There are only digital plants in this illuminated website.
Look for their stomata, especially here, in the images of Brunfelsia.
These are the openings through which carbon dioxide necessary for photosynthesis enters. They also release oxygen.
Perhaps this homage will encourage us all to reflect on our physical interconnections with the vegetal presences in our lives, something that Monica Gagliano elaborates on vividly in her profound recent book Thus Spoke the Plant:
“Arising from perfect stillness, this deep breath of fresh air is the necessary movement that brings innovation and the expression of individuality, where the unique and the separate as the plant and the human are made temporarily possible. And this same inspired movement that generated them also unbinds them, incessantly releasing both the plant and the human into a space where the separate parts are dissolved.
With every breath, then, the plant knows the human as herself.
At every breath, the human becomes more plant-like than he realizes, and given the right circumstances, he recognizes how he too knows the plant as himself.”
In One River, Wade Davis recounts the story that Timothy Plowman told him about a near-death experience he had as a result of ingesting an extract prepared by a Colombian shaman from the bark of this “important plant in the potato family used throughout the Northwest Amazon to treat fever.” Davis writes: “Only in this case the sensation grew to a maddening intensity, spreading from the lips and fingertips toward the center of the body, progressing up the spine to the base of the skull in waves of cold that flooded over his consciousness. His breathing collapsed. Dizzy with vertigo, he lost all muscular control and fell to the mud floor of the shaman’s hut. In horror, he realized that he was frothing at the mouth. An hour passed. Paralyzed and tormented by an excruciating pain in his stomach, he remained only vaguely aware of where he was—on the earth, face-to-face with three snarling dogs fighting over the vomit that spread in a pool around his head.”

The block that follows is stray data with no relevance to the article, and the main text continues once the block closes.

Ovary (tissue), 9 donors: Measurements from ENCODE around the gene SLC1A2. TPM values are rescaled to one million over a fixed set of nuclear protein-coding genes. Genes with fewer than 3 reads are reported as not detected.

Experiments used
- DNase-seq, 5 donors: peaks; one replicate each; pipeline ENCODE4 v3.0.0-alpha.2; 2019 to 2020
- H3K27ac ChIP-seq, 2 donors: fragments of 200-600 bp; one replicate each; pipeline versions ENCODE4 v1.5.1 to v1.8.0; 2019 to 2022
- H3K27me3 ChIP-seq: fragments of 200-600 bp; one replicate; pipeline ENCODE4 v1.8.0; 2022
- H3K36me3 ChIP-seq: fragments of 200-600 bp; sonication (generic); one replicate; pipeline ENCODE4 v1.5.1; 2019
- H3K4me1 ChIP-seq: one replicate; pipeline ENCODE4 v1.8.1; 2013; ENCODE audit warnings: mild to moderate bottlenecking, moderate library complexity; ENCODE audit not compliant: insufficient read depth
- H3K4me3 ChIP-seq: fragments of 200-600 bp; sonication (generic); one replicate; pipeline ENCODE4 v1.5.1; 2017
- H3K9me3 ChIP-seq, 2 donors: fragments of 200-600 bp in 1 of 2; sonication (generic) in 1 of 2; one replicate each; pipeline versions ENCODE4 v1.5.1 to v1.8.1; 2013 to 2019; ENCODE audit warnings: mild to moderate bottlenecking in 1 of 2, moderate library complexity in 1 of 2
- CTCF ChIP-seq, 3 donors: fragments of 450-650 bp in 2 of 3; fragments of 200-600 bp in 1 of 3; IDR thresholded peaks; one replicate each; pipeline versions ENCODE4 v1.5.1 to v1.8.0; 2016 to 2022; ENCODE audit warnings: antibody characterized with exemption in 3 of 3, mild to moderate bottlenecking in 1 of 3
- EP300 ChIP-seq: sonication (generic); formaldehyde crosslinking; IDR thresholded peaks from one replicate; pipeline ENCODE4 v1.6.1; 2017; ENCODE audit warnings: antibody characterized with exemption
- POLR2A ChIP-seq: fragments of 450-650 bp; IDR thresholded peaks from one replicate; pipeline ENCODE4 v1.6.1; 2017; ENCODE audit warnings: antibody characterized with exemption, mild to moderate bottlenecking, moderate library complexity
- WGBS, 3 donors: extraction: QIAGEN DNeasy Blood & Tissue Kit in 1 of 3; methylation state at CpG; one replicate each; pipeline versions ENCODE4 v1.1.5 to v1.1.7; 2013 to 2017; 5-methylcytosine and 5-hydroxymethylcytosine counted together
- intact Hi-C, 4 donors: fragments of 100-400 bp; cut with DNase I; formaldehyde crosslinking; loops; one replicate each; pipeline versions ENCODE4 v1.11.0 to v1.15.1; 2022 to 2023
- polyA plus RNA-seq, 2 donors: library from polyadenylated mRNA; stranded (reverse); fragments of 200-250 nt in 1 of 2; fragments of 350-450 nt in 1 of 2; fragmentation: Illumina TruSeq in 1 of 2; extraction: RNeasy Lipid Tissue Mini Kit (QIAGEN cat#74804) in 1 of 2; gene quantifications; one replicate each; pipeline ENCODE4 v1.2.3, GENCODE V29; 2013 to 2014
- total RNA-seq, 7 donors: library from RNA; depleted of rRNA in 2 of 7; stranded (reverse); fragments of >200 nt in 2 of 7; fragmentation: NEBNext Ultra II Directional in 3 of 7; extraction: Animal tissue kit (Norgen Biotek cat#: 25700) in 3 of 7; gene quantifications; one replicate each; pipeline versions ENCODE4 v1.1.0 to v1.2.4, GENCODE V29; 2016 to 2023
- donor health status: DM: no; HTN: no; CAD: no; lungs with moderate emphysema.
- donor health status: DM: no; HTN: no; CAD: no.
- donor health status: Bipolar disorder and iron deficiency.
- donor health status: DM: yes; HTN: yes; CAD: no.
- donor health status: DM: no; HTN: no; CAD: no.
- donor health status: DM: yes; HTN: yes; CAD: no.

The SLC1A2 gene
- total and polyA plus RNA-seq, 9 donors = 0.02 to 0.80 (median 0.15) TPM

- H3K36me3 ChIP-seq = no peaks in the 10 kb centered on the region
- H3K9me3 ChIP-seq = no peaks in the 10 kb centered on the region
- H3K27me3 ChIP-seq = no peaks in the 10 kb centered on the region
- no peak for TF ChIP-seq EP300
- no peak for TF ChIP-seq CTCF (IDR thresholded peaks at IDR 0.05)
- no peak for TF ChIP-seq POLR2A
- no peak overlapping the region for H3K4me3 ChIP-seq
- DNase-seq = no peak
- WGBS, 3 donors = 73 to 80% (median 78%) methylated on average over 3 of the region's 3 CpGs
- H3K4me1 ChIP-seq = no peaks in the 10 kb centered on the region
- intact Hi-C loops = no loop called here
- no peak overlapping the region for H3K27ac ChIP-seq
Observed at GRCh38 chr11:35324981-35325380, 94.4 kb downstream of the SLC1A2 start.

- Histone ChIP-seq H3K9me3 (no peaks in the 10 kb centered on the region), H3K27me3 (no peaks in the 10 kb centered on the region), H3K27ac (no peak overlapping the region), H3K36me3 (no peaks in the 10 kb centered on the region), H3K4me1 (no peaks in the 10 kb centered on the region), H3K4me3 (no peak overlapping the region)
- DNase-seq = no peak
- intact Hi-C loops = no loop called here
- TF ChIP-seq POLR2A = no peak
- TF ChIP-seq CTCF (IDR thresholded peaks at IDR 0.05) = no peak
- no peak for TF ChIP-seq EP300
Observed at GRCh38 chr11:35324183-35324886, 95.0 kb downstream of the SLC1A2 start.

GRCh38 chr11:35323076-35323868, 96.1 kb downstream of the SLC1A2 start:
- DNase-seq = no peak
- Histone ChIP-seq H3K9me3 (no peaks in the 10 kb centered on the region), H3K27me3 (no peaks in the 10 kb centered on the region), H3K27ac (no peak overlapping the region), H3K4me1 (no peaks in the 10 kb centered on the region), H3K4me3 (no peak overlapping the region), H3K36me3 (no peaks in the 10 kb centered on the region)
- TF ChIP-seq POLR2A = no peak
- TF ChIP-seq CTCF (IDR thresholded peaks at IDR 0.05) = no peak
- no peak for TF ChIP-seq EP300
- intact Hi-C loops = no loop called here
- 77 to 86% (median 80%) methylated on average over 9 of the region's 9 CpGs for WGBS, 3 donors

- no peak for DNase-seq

In addition to using Brunfelsia to treat fever, arrow poisons are made from the roots of the plant by Amazonian indigenous groups.
The flowers are a dark purple the first day, a light lilac color the second and very white the third, a quality that has earned it the name “Yesterday-Today-Tomorrow” in the English-speaking world, where it is prized as a beautiful ornamental.